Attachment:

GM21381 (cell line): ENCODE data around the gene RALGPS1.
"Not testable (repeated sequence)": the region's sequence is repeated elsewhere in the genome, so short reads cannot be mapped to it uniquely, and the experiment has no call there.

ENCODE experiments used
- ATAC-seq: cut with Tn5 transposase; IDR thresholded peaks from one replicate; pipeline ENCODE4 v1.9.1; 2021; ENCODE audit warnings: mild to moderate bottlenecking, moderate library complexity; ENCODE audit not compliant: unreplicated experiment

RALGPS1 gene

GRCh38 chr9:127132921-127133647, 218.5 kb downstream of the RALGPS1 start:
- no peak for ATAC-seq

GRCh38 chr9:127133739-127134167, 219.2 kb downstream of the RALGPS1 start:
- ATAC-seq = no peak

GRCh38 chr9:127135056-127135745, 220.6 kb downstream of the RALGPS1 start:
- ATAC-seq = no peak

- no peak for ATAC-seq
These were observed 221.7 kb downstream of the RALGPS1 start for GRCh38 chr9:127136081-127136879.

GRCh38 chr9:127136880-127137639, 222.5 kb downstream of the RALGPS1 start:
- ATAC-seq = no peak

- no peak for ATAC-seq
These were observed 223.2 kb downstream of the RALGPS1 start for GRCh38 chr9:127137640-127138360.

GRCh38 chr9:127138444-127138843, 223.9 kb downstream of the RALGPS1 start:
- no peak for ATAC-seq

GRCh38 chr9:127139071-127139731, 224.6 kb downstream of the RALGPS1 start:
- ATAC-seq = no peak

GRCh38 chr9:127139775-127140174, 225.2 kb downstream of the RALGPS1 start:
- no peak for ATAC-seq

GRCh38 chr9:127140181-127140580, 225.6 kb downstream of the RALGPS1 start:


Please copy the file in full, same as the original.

GM21381 (cell line): ENCODE data around the gene RALGPS1.
"Not testable (repeated sequence)": the region's sequence is repeated elsewhere in the genome, so short reads cannot be mapped to it uniquely, and the experiment has no call there.

ENCODE experiments used
- ATAC-seq: cut with Tn5 transposase; IDR thresholded peaks from one replicate; pipeline ENCODE4 v1.9.1; 2021; ENCODE audit warnings: mild to moderate bottlenecking, moderate library complexity; ENCODE audit not compliant: unreplicated experiment

RALGPS1 gene

GRCh38 chr9:127132921-127133647, 218.5 kb downstream of the RALGPS1 start:
- no peak for ATAC-seq

GRCh38 chr9:127133739-127134167, 219.2 kb downstream of the RALGPS1 start:
- ATAC-seq = no peak

GRCh38 chr9:127135056-127135745, 220.6 kb downstream of the RALGPS1 start:
- ATAC-seq = no peak

- no peak for ATAC-seq
These were observed 221.7 kb downstream of the RALGPS1 start for GRCh38 chr9:127136081-127136879.

GRCh38 chr9:127136880-127137639, 222.5 kb downstream of the RALGPS1 start:
- ATAC-seq = no peak

- no peak for ATAC-seq
These were observed 223.2 kb downstream of the RALGPS1 start for GRCh38 chr9:127137640-127138360.

GRCh38 chr9:127138444-127138843, 223.9 kb downstream of the RALGPS1 start:
- no peak for ATAC-seq

GRCh38 chr9:127139071-127139731, 224.6 kb downstream of the RALGPS1 start:
- ATAC-seq = no peak

GRCh38 chr9:127139775-127140174, 225.2 kb downstream of the RALGPS1 start:
- no peak for ATAC-seq

GRCh38 chr9:127140181-127140580, 225.6 kb downstream of the RALGPS1 start: